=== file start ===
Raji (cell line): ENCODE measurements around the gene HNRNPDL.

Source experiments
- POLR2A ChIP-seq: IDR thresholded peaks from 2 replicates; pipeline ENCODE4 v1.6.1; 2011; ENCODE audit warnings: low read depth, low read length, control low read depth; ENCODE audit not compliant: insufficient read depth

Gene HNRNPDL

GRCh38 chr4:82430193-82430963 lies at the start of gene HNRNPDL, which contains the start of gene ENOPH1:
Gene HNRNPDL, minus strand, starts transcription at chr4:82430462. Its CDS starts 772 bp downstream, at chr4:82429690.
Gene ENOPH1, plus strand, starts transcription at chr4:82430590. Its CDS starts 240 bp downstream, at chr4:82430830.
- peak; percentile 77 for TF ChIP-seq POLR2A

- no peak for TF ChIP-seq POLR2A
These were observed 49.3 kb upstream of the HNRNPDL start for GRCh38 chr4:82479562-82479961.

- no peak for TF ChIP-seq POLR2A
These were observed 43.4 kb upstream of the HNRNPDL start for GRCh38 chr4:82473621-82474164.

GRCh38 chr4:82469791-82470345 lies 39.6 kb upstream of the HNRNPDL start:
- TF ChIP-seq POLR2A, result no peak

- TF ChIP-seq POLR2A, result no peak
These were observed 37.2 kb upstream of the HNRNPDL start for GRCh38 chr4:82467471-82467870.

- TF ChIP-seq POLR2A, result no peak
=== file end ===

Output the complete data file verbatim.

Raji (cell line): ENCODE measurements around the gene HNRNPDL.

Source experiments
- POLR2A ChIP-seq: IDR thresholded peaks from 2 replicates; pipeline ENCODE4 v1.6.1; 2011; ENCODE audit warnings: low read depth, low read length, control low read depth; ENCODE audit not compliant: insufficient read depth

Gene HNRNPDL

GRCh38 chr4:82430193-82430963 lies at the start of gene HNRNPDL, which contains the start of gene ENOPH1:
Gene HNRNPDL, minus strand, starts transcription at chr4:82430462. Its CDS starts 772 bp downstream, at chr4:82429690.
Gene ENOPH1, plus strand, starts transcription at chr4:82430590. Its CDS starts 240 bp downstream, at chr4:82430830.
- peak; percentile 77 for TF ChIP-seq POLR2A

- no peak for TF ChIP-seq POLR2A
These were observed 49.3 kb upstream of the HNRNPDL start for GRCh38 chr4:82479562-82479961.

- no peak for TF ChIP-seq POLR2A
These were observed 43.4 kb upstream of the HNRNPDL start for GRCh38 chr4:82473621-82474164.

GRCh38 chr4:82469791-82470345 lies 39.6 kb upstream of the HNRNPDL start:
- TF ChIP-seq POLR2A, result no peak

- TF ChIP-seq POLR2A, result no peak
These were observed 37.2 kb upstream of the HNRNPDL start for GRCh38 chr4:82467471-82467870.

- TF ChIP-seq POLR2A, result no peak